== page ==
Chart the course, steer the ship

By Gideon Galloway

Gideon is the chief executive officer at King Price Insurance. King Price Insurance is a strategic asset in Mergon’s portfolio of investments.

There’s a saying: ‘When a student is ready, a teacher will appear.’ Over the years, I’ve learnt a lot from the teachers who appeared in my life, from church camp counsellors, to experienced mentors, to business leaders. Many entrepreneurial ventures down the line (some successful, some not so much) I still look for guidance. Everyone should.

Somewhere along the way, people also started asking me for guidance. I tell them that everyone can be a leader, irrespective of where they sit on the company organogram. Leaders live and work with integrity and have a purpose that others buy into. Leaders can’t be leaders without followers – and you can’t force anyone to follow you.

Leaders must lead. A leader’s job isn’t to please everyone; it’s to do the right thing, even when a decision that has to be made is going to be unpopular. Leading isn’t always going to be easy.

What are some of the lessons I learnt along the way?

Focus: I started lots of small companies that didn’t really take off, so I asked myself what these companies would be like in 10 years’ time. Then I focused on the ideas that would have a long-term payoff.

Vision: You should also be able to define ‘what’ you want to be; what your purpose is. People who know what you stand for, and who want the same thing, will help you to get where you want to be.

Partnerships: When choosing who to do business with, do proper due diligence checks.

Documents: Draw up proper legal documents upfront. Everything is great when you’re starting out, but you need to be prepared for when things go wrong – and they will.

Perseverance: Being an entrepreneur sounds glamorous but if you can’t work hard, as in 24/7 hard, then don’t start your own business.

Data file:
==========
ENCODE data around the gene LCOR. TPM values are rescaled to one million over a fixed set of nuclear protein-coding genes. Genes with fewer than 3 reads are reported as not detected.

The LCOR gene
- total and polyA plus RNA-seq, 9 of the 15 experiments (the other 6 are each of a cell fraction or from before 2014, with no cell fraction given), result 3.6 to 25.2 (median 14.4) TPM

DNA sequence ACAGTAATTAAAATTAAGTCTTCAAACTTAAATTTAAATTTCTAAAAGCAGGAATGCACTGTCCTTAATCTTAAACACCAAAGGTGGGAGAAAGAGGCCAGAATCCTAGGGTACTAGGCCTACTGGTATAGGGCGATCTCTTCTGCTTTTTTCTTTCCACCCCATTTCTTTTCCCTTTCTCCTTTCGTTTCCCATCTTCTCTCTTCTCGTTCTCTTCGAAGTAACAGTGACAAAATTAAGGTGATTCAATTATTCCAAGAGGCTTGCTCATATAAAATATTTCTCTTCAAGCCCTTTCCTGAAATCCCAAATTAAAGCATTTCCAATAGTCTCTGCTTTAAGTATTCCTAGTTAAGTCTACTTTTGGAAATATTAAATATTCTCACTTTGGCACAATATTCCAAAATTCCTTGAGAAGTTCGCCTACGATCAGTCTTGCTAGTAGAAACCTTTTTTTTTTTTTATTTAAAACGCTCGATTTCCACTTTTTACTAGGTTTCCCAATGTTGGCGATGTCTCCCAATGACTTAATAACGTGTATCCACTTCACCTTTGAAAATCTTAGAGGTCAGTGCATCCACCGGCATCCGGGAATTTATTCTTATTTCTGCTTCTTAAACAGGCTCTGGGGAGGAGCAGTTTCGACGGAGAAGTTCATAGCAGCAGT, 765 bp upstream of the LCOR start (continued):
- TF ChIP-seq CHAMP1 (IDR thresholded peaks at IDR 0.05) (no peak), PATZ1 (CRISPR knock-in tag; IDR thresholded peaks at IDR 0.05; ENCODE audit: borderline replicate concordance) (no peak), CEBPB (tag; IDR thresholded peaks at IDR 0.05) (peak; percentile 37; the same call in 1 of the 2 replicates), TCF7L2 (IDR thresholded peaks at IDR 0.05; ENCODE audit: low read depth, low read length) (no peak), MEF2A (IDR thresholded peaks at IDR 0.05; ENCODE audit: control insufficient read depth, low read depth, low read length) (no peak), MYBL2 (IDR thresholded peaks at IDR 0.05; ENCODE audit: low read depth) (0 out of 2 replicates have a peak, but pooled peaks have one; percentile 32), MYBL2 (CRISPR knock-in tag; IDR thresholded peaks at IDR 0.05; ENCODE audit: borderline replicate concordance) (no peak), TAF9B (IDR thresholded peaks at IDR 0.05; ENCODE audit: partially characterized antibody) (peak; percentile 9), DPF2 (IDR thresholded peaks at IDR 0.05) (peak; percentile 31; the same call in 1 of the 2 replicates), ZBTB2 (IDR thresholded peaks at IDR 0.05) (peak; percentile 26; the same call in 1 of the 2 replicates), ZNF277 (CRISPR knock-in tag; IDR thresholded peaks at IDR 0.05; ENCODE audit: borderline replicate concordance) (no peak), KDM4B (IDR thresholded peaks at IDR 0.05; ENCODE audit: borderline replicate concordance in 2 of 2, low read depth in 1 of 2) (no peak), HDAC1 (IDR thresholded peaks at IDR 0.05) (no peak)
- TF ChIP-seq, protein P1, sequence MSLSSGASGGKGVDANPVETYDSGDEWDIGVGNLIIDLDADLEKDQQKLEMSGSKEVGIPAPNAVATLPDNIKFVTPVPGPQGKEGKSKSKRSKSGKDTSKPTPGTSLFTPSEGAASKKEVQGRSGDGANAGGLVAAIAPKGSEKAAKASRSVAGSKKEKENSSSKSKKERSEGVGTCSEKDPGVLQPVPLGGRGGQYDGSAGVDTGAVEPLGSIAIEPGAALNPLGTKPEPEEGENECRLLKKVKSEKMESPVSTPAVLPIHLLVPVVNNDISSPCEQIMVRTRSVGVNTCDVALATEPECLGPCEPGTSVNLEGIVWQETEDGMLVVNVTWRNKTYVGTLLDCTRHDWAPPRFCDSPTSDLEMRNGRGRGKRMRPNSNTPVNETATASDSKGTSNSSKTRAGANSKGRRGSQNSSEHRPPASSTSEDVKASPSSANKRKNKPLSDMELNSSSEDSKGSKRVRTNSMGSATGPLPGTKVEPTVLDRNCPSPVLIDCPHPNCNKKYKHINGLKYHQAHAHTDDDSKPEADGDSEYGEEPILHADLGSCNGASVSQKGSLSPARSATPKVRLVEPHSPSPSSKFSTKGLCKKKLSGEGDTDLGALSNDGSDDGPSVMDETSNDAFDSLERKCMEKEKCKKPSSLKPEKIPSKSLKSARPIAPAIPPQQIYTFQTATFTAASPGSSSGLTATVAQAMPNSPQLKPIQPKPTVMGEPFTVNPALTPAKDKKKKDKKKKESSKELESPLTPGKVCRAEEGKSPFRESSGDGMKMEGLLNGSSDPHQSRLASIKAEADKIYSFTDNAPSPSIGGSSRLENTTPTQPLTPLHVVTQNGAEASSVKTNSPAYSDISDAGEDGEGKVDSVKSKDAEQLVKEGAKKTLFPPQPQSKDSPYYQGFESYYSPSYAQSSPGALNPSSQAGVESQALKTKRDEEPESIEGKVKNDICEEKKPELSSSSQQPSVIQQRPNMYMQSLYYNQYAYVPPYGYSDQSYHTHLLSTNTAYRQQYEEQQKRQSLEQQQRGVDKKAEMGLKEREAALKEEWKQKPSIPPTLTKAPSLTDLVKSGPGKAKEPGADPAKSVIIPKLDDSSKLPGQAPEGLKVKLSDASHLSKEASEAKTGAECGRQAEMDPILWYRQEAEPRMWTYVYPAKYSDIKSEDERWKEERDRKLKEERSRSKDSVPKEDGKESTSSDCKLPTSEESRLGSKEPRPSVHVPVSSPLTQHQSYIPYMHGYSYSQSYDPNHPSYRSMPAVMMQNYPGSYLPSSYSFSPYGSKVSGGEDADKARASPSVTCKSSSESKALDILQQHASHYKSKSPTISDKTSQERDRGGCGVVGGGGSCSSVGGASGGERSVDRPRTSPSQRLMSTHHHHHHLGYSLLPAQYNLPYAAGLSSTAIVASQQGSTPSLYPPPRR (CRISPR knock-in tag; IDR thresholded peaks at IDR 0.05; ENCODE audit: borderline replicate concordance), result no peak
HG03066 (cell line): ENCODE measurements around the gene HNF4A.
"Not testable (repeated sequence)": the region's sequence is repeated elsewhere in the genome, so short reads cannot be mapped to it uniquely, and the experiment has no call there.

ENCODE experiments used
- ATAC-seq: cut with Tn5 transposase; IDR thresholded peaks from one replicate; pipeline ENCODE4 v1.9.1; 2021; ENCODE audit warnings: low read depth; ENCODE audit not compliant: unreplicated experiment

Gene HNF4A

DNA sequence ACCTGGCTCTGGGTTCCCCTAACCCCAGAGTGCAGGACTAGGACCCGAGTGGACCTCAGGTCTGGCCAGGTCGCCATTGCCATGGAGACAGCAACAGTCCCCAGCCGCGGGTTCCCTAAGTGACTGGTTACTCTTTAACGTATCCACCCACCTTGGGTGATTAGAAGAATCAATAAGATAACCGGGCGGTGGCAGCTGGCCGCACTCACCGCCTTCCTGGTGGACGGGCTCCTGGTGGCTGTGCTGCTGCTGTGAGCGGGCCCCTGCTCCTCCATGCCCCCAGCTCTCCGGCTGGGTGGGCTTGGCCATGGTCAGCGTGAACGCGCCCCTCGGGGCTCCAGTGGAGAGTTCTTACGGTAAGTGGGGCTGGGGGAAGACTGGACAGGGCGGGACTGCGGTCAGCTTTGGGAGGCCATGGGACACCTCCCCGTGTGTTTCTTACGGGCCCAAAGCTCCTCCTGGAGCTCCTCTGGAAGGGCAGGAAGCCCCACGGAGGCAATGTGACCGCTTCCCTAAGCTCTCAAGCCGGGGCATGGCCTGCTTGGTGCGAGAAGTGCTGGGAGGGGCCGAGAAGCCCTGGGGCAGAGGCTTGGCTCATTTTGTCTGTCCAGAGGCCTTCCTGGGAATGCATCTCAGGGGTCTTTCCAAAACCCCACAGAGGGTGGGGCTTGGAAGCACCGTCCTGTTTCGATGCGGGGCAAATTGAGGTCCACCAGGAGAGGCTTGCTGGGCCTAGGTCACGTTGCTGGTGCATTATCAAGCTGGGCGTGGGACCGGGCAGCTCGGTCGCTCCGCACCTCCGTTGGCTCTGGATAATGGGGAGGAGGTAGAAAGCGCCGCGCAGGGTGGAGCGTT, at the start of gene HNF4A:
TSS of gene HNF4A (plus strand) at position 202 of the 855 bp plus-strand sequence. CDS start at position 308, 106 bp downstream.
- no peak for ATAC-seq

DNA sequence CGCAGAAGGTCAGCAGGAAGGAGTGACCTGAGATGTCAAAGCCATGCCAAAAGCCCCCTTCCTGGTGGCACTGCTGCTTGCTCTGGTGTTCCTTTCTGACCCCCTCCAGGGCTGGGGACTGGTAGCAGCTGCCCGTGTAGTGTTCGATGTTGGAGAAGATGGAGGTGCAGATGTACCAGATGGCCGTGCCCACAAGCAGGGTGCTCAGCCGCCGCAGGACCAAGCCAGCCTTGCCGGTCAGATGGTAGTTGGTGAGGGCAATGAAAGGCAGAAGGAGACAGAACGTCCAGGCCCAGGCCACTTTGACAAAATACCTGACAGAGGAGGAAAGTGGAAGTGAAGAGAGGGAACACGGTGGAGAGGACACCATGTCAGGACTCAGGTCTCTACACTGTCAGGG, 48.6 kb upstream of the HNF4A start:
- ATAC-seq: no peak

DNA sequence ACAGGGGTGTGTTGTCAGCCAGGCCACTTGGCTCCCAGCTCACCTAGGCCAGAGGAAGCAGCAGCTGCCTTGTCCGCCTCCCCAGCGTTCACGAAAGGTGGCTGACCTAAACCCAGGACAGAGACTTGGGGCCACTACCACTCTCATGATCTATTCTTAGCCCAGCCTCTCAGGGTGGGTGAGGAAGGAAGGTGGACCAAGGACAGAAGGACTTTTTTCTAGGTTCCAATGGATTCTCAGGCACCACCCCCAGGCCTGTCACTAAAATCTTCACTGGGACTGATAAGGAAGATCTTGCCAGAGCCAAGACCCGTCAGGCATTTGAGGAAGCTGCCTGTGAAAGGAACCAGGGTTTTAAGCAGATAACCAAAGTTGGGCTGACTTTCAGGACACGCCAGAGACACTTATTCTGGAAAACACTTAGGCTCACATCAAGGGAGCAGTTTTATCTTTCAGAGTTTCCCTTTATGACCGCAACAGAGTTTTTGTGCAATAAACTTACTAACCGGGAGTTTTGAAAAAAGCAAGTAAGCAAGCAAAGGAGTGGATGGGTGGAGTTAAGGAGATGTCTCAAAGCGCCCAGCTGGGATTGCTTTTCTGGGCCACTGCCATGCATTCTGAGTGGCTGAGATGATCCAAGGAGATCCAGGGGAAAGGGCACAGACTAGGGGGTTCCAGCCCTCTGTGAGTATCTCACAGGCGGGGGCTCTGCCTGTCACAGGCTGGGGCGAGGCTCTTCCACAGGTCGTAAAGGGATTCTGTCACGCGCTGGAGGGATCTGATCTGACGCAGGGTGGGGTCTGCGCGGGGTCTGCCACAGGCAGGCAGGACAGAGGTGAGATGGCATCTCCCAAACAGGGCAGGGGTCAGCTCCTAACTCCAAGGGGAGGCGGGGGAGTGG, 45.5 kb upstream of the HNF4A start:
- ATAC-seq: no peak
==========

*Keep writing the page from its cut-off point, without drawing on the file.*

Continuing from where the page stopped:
Change: If plan A doesn’t cut it, roll out Plan B or C. Or even plan F. At King Price, we often say that we built the ship while we were already sailing, but we’ve weathered all the storms.

Risk: If you’re overly risk-averse, you probably shouldn’t start a business. With risks come rewards.

Balance: Do you need a perfect solution? Or do you need a solution now? Sometimes, a quick decision or a speedy implementation will be more important than a perfect solution.

Skills: The skills necessary to be a good leader? Good communication, active listening, showing empathy, building trust, leading by example, emotional intelligence. Also, an innate EQ is crucial.

Emotions: Managing your emotions means not only being aware of your feelings, but knowing how to deal with them. It’s a key skill for these crazy times and it’s a lot harder than it sounds!

Service: Being a leader is a calling. It’s much more than a job or something you train for; it’s part of your destiny and it starts young, by serving others.

If I learned anything during this coronavirus pandemic, it is that leading through uncertainty isn’t for the faint-hearted. In fact, the last 18 months are among the toughest periods of my professional life. Leading through constantly changing and uncertain times means that you have to be more agile and flexible, more connected than ever to your people and your clients, and more in touch with your authentic self. That’s true leadership.

This is a summary of Gideon’s chapter in the recently-published book, The Book Every Leader Needs to Read.

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